Removing respiratory problems due to primitive lungs, is there any reason why giant insects can't exist? after all we have giraffes which are enormous but have incredibly skinny legs, quetzalcoatls too and horses ... and wolves and deer oh and terror birds... and gallimimus.

With adequate lungs would it be possible to have a preying mantis-like animal the size of a giraffe or maybe ants the size of modern racing horses?

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    $\begingroup$ Does this answer your question? Can you simply scale up animals? $\endgroup$
    – rek
    Aug 18, 2021 at 13:21
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    $\begingroup$ I've VTC:duplicate; the question doesn't focus specifically on insects but its answers cover the complexity and failings of simply scaling up animals. (I couldn't find one specific to insects but I suspect it exists.) tl;dr – the square–cube law applies to the exoskeleton's ability to support weight too. The largest arthropods were aquatic and nowhere near the size of giraffes. $\endgroup$
    – rek
    Aug 18, 2021 at 13:24
  • $\begingroup$ @rek and they HAD NO LUNGS $\endgroup$
    – user88550
    Aug 18, 2021 at 14:05
  • $\begingroup$ @fivepercent I agree, it's not a duplicate as none of the answers are apt. $\endgroup$ Aug 18, 2021 at 14:18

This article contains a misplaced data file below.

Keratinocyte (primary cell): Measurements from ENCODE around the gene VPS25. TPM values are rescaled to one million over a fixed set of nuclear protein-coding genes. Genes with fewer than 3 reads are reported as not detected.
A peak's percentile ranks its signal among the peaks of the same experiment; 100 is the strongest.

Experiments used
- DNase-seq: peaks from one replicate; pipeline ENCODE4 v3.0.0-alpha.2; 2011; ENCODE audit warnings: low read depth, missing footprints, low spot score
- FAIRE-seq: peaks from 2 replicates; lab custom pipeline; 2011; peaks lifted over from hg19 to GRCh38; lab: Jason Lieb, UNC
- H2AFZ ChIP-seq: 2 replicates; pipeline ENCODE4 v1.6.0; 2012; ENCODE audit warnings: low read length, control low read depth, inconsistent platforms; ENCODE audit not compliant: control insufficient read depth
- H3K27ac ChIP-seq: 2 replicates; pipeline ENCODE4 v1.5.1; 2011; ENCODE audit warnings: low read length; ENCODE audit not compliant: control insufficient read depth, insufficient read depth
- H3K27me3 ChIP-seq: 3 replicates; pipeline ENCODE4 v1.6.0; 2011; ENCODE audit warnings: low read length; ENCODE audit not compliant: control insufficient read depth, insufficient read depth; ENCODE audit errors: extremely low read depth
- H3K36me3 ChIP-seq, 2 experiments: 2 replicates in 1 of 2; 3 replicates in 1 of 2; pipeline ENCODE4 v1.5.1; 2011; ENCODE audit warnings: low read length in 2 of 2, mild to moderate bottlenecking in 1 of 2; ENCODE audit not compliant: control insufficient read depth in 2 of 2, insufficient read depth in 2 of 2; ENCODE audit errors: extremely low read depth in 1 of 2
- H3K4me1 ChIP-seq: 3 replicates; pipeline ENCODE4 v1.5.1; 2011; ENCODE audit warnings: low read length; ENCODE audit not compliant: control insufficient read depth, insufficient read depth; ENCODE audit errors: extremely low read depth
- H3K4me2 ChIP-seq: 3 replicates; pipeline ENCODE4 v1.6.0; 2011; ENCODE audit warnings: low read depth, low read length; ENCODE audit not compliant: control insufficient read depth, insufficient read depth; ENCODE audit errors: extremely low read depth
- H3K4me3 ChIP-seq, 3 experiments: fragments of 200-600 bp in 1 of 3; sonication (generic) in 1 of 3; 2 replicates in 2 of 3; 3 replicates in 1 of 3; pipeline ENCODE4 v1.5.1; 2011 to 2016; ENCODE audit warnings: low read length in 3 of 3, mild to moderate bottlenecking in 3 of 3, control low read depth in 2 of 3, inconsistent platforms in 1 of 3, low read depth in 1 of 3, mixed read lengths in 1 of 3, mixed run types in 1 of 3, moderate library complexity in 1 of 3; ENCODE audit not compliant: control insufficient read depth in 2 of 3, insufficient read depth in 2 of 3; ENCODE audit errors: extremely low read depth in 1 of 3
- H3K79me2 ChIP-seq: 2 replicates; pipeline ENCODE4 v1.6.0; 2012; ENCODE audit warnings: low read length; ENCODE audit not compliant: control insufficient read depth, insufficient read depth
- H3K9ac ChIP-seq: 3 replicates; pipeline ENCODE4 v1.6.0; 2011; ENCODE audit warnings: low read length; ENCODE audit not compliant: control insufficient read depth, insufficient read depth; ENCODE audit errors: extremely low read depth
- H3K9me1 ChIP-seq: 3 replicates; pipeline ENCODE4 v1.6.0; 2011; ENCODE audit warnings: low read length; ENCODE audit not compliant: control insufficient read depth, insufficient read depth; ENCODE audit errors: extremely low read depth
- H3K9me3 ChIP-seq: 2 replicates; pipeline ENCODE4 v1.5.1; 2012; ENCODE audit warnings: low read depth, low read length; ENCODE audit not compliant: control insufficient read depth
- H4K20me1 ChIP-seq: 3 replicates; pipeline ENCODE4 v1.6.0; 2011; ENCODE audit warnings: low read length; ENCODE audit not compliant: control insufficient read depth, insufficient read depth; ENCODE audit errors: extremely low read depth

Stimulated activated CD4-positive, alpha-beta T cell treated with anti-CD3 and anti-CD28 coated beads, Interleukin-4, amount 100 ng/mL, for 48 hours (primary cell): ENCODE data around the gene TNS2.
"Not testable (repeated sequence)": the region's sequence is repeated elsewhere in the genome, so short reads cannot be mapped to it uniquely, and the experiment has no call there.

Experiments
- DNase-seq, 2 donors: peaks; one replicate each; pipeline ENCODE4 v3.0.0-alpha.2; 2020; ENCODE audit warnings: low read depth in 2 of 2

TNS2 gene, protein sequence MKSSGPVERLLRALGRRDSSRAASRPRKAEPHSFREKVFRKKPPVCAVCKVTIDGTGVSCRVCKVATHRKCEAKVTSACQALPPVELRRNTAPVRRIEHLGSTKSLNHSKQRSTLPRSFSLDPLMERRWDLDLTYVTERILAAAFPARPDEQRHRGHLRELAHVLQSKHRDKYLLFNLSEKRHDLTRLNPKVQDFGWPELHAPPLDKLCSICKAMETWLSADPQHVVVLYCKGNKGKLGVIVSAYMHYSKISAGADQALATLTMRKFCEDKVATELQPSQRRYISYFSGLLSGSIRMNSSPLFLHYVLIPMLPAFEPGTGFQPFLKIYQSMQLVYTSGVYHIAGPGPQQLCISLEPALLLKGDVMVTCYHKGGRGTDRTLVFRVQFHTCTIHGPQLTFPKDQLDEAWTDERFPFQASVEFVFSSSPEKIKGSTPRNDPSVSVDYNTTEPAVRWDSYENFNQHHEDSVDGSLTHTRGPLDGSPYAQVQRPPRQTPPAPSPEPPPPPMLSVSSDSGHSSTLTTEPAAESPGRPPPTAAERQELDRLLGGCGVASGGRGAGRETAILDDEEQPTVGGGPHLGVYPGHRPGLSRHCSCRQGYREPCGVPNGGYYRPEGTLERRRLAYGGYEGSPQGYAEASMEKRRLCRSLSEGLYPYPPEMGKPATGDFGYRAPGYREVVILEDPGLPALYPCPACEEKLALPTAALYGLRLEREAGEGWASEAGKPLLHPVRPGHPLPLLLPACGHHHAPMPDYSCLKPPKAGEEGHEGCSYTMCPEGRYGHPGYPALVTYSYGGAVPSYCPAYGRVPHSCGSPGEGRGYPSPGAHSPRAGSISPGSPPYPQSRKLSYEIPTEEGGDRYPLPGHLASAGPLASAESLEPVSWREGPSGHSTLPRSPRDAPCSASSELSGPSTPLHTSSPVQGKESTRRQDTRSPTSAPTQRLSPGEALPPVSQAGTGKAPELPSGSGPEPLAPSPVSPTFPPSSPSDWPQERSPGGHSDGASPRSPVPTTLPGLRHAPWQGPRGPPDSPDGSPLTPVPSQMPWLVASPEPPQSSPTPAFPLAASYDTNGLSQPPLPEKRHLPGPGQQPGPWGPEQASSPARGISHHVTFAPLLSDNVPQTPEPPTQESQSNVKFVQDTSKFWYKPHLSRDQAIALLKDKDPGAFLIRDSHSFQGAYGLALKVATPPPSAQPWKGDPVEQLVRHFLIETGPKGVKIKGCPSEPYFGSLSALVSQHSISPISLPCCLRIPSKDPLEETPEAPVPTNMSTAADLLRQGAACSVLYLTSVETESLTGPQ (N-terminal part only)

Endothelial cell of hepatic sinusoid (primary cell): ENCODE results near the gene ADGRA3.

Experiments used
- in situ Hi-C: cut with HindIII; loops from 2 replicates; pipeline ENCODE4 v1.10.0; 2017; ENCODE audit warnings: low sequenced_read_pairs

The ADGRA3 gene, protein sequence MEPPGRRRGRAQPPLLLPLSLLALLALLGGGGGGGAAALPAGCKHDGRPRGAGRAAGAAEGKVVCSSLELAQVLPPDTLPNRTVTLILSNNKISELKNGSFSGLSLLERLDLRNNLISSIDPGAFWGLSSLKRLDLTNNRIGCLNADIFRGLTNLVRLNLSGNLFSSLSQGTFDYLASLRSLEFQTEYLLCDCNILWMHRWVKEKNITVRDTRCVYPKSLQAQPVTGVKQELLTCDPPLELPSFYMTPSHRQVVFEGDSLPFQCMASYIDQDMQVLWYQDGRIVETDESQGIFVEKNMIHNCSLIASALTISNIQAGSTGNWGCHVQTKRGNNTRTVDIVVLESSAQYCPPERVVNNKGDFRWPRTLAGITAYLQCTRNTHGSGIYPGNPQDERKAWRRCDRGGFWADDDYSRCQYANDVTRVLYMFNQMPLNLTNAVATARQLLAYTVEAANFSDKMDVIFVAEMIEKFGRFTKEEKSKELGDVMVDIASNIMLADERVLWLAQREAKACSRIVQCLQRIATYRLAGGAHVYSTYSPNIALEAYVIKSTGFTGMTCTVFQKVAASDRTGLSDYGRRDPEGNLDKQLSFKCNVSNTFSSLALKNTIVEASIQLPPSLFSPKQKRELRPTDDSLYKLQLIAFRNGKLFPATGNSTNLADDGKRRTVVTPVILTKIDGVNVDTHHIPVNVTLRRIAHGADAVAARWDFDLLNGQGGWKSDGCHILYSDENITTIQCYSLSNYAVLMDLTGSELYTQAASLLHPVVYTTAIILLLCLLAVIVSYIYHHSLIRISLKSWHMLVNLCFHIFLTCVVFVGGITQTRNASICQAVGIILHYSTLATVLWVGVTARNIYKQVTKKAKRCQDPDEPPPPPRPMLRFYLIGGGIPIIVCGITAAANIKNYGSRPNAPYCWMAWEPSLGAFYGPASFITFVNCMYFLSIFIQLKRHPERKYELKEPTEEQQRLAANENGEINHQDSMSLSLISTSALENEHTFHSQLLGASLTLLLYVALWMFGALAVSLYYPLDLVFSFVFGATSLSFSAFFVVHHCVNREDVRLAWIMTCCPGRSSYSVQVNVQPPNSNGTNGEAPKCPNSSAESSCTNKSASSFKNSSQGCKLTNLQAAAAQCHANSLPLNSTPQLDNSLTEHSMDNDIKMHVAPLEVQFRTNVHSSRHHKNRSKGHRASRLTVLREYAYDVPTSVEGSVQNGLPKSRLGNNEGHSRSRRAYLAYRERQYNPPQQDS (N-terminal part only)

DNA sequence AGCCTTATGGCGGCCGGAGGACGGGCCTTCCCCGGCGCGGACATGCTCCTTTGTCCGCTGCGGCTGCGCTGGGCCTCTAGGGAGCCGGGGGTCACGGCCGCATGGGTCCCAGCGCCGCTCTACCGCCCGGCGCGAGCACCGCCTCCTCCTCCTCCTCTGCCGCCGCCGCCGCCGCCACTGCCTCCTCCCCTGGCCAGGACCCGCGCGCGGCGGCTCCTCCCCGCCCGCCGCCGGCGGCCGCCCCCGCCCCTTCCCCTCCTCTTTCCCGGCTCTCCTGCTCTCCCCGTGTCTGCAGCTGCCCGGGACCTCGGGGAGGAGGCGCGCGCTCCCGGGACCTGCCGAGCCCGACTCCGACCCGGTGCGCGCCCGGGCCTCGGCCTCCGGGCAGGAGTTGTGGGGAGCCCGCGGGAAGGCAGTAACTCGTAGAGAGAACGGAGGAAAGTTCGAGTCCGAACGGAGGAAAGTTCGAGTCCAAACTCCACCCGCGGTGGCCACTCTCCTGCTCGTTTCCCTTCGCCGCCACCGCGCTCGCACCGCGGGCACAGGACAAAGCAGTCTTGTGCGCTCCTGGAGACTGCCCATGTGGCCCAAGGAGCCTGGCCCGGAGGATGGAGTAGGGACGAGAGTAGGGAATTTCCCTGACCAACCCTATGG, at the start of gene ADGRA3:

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    $\begingroup$ @AlexP with a fine insect specific answer. I see 4 close votes. I cant vote not to close but lets leave this giant bug question open. $\endgroup$
    – Willk
    Aug 18, 2021 at 15:06

3 Answers 3

  1. You must do something with the circulatory system.

    • First, the haemolymph of insects does not have any oxygen carrying pigment, because it is not involved in transporting oxygen to the tissues. You must fix this.

    • Second, insects have what is called an "open" circulatory system, which means that their haemolymph is not confined in vessels -- it bathes and sloshes in the body cavity. This is not good for an oxygen-carrying function. You must give them a less open circulatory system and much more powerful hearts.

  2. You must absolutely do something with their skeleton.

    The exoskeleton of insects is not living tissue. It cannot grow. Insects have a complicated mechanism for growth. For an insect to grow, it does the following:

    • It accumulates nutrients and energy and raw materials.

    • It prepares a soft and stretchable version of the exoskeleton behind the old exoskeleton.

    • It sheds the old, too small, exoskeleton. At this point the insect is squishy and vulnerable. ($\leftarrow$ This is the big problem. After moulting and before the new exoskeleton solidifies, the insect has very low structural strength. That's the main reason they cannot grow very big.)

    • It then sets its metabolism into overdrive, growing as fast as possible while the newly exposed exoskeleton solidifies. The fixed size, growing-not-possible, stage between two moultings is called an "instar".